Ah, the good old days. The days when you’d come home from school, shed your backpack, grab your stick, and play street hockey with the neighbors until the fading daylight made it hard to see the tennis ball. I can still hear the scraping of wooden stick on pavement, still see the sprinting feet as they raced towards the PVC goal, still visualize the public security offier arriving at our driveway, summons in hand.
That will be one of the memories that a certain Quebecois boy has when he looks back on his youth, thanks to an oft-ignored but recently-enforced law outlawing street sports. The law is on the books in many suburuban Montreal towns, but is generally only enforced when there is a related noise complaint. And that’s exactly what happened to David Sasson two weeks ago. The CBC reports:
Sasson said public security officers who patrol the neighbourhood told him they had to fine him because they received a noise complaint.
“First of all, I didn’t believe him and asked him to repeat himself,” Sasson said. “I mean, this is ridiculous.”
In Dollard-des-Ormeaux, a bylaw prohibits playing any sport on the street. But Sasson pleaded not guilty to the charge and plans on fighting it.
He organized another street hockey game this week to protest the rule.
Sasson says more than 200 people showed up for the Tuesday game, which was played in a public parking lot across the street from Dollard-des-Ormeaux’s city hall.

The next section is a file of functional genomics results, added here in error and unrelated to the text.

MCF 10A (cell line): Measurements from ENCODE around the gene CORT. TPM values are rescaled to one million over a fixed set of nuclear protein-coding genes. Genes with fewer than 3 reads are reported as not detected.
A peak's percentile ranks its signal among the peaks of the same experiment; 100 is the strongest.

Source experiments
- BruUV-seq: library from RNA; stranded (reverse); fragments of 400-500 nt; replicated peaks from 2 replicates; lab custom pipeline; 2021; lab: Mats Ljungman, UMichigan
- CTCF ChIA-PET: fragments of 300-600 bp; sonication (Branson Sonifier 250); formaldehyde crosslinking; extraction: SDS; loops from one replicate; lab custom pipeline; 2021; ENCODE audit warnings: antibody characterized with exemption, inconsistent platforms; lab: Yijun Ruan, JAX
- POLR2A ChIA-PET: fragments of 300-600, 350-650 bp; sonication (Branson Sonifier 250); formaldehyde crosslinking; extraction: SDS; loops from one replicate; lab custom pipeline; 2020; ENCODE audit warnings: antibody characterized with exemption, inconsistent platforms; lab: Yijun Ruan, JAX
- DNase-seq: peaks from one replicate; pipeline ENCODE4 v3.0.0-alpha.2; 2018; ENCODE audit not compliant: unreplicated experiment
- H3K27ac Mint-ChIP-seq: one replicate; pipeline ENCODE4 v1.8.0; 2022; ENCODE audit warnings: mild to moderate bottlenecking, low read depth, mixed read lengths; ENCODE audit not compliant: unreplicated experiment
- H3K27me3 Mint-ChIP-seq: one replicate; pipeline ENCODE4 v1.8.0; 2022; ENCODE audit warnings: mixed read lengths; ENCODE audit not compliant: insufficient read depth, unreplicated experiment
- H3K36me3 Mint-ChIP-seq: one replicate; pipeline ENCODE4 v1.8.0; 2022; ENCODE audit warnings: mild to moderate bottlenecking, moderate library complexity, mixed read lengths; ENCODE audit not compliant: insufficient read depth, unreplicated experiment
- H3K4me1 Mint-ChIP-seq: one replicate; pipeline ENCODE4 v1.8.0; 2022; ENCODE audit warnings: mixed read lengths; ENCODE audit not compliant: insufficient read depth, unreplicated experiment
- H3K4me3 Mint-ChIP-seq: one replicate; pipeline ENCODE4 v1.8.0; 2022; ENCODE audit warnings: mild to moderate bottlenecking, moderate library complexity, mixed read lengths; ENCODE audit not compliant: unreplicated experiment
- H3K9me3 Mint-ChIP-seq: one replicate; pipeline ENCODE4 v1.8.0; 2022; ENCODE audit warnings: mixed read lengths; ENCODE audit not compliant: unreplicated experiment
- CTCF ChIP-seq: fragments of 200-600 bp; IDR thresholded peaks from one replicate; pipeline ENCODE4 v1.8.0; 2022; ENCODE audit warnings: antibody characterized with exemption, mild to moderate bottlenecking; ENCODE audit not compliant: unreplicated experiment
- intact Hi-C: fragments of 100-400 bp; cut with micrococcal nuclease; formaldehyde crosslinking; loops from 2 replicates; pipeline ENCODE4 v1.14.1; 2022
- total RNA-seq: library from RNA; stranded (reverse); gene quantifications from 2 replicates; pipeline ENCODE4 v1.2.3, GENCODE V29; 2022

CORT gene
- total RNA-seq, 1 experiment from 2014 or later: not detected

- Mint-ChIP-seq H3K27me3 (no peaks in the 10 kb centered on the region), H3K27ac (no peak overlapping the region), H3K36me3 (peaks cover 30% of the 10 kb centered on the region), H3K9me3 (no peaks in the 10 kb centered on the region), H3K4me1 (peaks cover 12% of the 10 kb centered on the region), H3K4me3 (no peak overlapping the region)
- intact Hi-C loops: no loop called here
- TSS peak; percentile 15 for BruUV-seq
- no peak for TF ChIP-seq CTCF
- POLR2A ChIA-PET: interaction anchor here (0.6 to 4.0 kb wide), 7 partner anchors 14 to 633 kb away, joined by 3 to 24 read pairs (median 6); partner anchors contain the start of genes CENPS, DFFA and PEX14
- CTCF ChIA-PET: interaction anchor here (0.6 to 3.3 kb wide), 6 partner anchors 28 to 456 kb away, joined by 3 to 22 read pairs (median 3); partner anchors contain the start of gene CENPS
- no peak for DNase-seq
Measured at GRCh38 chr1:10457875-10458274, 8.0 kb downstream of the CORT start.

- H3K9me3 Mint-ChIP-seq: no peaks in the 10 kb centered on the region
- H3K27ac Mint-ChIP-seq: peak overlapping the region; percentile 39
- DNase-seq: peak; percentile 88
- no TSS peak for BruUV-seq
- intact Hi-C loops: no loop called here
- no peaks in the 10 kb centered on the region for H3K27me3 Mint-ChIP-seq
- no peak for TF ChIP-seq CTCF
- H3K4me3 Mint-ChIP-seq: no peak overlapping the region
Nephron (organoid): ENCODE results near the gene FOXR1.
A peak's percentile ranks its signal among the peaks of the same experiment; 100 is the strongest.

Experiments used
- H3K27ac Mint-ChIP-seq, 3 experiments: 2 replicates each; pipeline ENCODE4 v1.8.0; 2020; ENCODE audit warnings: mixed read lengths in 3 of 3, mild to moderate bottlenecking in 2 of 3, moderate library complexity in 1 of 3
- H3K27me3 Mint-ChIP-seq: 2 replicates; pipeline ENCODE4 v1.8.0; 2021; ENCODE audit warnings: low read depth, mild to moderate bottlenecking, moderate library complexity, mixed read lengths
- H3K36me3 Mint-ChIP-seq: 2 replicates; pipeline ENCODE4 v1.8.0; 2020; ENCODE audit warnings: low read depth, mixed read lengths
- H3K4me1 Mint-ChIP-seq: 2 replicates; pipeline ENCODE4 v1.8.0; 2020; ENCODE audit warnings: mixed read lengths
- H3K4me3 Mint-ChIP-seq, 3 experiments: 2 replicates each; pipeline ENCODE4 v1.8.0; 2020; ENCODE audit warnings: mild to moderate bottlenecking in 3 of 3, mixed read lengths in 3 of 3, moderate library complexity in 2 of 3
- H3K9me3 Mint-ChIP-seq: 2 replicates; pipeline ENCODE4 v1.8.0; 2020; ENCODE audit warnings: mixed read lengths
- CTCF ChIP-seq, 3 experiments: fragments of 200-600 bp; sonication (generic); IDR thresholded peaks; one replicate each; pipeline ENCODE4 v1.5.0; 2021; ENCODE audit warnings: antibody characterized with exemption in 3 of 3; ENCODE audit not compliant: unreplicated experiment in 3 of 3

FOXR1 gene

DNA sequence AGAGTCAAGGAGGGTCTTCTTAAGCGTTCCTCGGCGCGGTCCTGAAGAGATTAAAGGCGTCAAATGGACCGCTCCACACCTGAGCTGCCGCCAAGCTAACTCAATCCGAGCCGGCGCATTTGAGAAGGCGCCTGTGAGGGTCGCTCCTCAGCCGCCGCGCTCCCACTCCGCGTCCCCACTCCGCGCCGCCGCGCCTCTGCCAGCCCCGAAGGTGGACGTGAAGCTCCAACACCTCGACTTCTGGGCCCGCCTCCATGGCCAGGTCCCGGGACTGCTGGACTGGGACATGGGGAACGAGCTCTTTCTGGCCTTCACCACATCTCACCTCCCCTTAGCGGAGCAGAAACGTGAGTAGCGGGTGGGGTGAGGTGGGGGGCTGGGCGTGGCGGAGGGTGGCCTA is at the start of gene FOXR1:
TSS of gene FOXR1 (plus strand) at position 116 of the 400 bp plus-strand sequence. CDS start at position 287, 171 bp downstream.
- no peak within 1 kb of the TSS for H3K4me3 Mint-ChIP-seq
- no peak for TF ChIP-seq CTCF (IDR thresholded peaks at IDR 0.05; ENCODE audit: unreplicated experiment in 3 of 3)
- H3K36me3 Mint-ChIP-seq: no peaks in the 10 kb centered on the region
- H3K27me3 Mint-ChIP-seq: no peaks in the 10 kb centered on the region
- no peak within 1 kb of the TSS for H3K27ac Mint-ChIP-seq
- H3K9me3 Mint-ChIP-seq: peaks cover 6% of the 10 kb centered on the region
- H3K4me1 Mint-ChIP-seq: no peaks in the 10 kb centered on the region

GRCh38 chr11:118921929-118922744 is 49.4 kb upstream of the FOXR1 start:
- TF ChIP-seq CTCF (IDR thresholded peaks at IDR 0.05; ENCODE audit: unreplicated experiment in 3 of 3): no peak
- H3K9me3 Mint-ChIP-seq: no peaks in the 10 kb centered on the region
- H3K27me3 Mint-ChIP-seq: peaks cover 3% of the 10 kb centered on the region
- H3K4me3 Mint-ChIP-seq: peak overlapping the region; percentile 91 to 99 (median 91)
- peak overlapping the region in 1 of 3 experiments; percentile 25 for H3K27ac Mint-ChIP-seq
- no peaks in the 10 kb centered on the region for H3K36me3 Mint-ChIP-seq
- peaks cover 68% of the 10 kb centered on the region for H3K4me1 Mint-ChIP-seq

“Public security was there, including the police department, and ironic or not they were involved in our game,” he said.Dollard-des-Ormeaux resident David Sasson says he was surprised when public security officers told him they had to fine him for the street hockey game. (CBC)
Hundreds have also signed a petition asking municipal leaders to amend the bylaw, Sasson said.
“Kids should not be cooped up in the house,” he said. “It was actually the first nice day [in recent months] and the kids wanted to be outside, and we should be promoting that activity.”
Of course there is the safety issue of playing in the street, but we have to assume that the father had his son’s wellbeing at the forefront of his mind. And as for the noise complaint, which miserly neighbor phoned the fuzz over a few shrieking street hockey players? A five-minute stint as a pad-less street hockey goalie seems a suitable penalty for such an offense.